For The Best Broil, Try Keeping The Oven Door Open

Ovens are actually quite versatile in their ability to roast, bake, broil, proof, and more. It's all about understanding an oven's settings — how temperature affects cooking time, and the impact of airflow, among other things.

Food Network compares broiling, a common form of oven cooking, to "upside down grilling" because the concept uses an extreme heat source above the food to cook it, whereas grilling is the opposite. In the broiling process, food gets cooked throughout while creating a crispness on the outside. Rotating meat under a broiler gives you a medium-rare cook with a perfect char on the outside, without the extra step of using a grill. The heat source can vary depending on the type of oven; gas ovens use a flame, while electric ovens use a coil.

Though broiling seems like a simple enough concept, there are actually some techniques to consider in order to get the best performance from your broiler — and there is a reason you should always keep your oven door open when broiling food.

Leave the door open to help with airflow

The key to success when broiling is understanding how airflow works. Although the heat source is at the top of the food (and therefore will primarily cook from the top), the heat still travels throughout the oven and creates an environment where all sides of a dish can cook if they're exposed to air. One way to help that airflow is to keep the oven door slightly open while broiling. MasterClass says this trick is twofold: It not only keeps the air flowing but also ensures that your electric oven doesn't overheat, which could cause the broiler to automatically turn off.

On that note, it's worth remembering this trick may not work with all oven models. For instance, if you're working with a gas oven broiler, it may shut off if the door is left open for more than a few minutes. It's all about knowing your oven.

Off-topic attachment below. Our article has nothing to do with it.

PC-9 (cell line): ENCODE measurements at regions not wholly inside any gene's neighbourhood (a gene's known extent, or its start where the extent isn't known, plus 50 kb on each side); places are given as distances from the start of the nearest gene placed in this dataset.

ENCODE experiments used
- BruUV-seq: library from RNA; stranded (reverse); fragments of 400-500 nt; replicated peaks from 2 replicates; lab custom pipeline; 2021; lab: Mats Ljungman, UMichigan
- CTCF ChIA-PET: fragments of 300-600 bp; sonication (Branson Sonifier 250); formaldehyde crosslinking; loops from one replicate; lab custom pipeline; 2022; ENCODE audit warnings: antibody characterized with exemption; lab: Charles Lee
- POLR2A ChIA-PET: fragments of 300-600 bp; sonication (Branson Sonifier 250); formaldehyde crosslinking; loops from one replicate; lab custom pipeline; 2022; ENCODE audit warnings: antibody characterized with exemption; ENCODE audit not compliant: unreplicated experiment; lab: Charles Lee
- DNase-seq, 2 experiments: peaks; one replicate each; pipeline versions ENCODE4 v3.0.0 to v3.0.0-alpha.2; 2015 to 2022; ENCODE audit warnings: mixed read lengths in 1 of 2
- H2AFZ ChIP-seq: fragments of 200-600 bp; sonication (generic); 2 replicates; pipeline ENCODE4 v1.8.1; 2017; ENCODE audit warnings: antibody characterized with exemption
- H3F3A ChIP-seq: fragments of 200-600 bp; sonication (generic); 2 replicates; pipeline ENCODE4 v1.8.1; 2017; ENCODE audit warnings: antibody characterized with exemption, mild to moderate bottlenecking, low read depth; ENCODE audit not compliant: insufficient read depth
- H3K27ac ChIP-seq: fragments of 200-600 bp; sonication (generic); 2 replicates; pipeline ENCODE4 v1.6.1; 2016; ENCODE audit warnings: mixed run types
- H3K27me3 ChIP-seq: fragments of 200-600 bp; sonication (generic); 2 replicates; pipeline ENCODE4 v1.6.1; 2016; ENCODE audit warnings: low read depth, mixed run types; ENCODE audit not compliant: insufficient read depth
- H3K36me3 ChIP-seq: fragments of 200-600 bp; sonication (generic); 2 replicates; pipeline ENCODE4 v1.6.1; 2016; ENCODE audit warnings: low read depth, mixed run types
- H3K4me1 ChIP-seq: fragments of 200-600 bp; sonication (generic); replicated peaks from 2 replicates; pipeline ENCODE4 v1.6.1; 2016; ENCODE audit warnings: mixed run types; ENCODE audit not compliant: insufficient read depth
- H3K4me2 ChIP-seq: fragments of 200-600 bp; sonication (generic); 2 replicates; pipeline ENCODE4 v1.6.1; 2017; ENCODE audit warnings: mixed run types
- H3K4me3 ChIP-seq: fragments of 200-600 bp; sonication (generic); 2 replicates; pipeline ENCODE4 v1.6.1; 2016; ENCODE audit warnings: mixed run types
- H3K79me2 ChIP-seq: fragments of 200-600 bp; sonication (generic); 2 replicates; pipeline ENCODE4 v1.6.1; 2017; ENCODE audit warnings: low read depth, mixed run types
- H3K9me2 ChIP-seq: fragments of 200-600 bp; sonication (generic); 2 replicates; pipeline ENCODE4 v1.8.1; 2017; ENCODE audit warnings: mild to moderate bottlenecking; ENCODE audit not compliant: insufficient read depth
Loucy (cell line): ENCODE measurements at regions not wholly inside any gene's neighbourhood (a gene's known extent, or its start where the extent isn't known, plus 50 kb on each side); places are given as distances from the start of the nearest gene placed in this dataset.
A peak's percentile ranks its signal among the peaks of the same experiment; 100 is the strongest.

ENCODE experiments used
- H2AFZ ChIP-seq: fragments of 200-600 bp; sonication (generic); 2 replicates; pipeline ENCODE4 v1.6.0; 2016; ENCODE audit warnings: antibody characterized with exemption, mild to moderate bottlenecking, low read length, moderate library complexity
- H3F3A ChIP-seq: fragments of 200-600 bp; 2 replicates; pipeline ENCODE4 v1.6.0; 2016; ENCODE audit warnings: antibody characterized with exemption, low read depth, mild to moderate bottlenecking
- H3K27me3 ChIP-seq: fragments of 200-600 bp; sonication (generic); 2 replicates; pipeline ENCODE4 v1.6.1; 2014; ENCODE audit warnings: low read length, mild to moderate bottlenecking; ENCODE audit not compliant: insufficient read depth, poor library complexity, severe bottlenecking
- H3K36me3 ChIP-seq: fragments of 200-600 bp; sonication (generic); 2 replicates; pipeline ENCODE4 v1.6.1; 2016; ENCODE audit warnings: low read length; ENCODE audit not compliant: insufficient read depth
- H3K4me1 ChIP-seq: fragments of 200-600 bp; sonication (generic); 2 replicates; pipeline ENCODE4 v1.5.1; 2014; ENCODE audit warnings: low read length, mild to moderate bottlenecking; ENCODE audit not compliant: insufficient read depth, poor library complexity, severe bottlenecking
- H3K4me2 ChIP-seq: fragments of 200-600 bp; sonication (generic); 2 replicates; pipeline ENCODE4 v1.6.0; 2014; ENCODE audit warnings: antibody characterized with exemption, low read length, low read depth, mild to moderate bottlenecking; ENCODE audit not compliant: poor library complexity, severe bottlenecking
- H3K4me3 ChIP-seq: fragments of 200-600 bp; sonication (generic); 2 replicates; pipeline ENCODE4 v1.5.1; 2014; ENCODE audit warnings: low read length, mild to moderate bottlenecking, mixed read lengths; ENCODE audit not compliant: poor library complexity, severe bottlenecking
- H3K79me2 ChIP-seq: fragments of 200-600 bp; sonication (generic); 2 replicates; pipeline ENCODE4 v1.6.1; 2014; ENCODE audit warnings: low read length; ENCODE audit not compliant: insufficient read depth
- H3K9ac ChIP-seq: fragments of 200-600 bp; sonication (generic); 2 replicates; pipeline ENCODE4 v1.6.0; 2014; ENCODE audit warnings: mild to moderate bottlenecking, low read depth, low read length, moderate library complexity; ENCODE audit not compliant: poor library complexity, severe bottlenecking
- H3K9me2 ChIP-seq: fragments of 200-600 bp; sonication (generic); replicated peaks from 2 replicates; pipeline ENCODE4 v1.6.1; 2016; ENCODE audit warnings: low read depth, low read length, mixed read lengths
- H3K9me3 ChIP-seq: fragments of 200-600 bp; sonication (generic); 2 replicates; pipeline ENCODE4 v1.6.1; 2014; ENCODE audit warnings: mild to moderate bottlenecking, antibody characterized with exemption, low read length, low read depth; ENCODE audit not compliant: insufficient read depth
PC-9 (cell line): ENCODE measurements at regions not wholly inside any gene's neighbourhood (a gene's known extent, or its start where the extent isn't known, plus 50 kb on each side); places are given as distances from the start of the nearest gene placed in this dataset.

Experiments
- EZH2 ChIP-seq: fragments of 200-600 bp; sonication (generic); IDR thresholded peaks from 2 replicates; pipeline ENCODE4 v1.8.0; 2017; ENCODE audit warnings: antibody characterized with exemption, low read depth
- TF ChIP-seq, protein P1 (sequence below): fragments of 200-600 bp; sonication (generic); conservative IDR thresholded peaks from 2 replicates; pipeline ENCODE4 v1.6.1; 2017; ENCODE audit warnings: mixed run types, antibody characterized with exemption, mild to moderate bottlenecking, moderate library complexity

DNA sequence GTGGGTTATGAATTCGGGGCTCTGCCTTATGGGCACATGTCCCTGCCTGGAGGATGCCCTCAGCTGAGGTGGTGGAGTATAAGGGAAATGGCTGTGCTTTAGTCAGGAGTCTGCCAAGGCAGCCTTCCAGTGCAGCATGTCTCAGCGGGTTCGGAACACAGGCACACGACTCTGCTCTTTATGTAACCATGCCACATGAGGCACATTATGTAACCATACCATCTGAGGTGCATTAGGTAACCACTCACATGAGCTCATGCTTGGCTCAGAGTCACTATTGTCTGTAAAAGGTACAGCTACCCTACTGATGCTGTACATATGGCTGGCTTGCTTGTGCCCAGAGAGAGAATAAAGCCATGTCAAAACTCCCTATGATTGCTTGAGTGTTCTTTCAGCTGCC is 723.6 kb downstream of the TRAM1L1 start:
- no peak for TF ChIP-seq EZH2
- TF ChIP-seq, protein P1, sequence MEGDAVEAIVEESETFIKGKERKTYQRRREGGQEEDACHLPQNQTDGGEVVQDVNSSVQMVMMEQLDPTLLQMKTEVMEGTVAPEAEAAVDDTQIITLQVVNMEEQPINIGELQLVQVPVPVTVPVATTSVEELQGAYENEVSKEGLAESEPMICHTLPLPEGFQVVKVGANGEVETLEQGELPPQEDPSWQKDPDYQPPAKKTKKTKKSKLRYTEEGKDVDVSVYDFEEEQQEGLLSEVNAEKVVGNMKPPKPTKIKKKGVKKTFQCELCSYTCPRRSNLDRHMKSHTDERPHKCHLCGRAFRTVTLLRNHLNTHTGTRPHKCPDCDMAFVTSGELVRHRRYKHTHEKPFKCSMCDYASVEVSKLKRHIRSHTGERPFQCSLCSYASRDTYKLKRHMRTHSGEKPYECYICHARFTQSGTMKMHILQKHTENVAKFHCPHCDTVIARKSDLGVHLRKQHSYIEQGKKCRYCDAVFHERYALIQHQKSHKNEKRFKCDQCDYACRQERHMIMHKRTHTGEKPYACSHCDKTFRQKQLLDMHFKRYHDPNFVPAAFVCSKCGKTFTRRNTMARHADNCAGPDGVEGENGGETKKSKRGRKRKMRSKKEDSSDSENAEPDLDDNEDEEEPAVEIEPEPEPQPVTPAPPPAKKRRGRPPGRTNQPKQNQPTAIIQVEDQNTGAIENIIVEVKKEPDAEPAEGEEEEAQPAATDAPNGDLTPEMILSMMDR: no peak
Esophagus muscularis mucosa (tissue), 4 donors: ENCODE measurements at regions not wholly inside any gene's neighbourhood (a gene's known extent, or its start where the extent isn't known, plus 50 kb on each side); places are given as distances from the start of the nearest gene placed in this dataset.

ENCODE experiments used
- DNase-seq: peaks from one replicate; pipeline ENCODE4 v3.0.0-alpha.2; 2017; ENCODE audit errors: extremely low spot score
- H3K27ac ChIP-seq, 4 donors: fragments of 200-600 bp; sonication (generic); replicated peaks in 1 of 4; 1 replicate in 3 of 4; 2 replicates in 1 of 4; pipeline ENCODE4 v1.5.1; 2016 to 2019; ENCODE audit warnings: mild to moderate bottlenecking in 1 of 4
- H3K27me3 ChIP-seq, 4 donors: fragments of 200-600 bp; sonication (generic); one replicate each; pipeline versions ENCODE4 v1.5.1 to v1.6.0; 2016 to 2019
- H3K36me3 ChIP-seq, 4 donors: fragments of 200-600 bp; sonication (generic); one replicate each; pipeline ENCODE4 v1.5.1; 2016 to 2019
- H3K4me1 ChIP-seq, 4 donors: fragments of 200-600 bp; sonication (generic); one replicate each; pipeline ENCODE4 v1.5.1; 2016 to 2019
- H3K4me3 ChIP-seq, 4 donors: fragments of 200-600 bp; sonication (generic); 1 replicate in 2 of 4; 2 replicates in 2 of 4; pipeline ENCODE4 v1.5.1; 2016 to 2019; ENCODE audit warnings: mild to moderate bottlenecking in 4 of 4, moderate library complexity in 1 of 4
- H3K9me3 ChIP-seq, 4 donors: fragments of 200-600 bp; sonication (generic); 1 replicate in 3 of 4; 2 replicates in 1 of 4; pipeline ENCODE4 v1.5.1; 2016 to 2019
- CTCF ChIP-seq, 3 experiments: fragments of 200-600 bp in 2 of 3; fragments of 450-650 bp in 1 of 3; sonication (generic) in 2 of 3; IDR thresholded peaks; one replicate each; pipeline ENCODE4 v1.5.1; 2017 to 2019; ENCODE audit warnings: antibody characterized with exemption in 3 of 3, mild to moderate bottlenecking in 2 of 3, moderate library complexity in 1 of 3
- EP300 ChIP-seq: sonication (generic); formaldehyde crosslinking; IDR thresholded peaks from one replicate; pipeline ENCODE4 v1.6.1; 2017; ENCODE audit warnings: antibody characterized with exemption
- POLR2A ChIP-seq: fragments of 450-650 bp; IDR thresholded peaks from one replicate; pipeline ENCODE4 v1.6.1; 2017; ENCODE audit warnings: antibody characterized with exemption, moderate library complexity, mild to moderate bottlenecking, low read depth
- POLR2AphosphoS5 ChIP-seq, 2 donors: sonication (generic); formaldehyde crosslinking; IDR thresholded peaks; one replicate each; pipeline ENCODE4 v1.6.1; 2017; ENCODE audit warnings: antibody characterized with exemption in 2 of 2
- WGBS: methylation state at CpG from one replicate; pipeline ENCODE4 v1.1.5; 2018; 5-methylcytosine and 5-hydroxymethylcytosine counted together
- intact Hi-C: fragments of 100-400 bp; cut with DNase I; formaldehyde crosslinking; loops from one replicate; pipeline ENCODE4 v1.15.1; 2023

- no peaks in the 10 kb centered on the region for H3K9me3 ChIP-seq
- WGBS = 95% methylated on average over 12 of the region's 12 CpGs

Broiling should be used on thin foods, per Healthline, to ensure proper cooking. Thin steaks or chicken cook well under a broiler. It's also great for finishing off a dish, such as melting the cheese on top of a hearty bowl of French onion soup.

Other tricks to get the most from your broiler

Although the open-door trick might be an option for everyone, no need to fret! There are plenty of other ways you can ensure your broiled food comes out perfectly. Real Simple says to keep the food the proper distance from its heat source — usually 3 to 5 inches from the broiler, though thicker dishes, such as meat, should be kept a bit further to give them enough time to cook in the center without getting too brown on top.

You can quickly roast vegetables under the broiler, too, but Better Homes & Gardens suggests placing them even further from the heat source than you would meat — about 6 to 8 inches. Make sure to use a roast pan that will catch any drippings. This way, when you flip the food halfway through, the underside remains crispy and doesn't sit in its juices or any leftover oil. And make sure to watch your food while it cooks: Real Simple says a broiler's high heat can quickly lead to a dish being charred or burnt.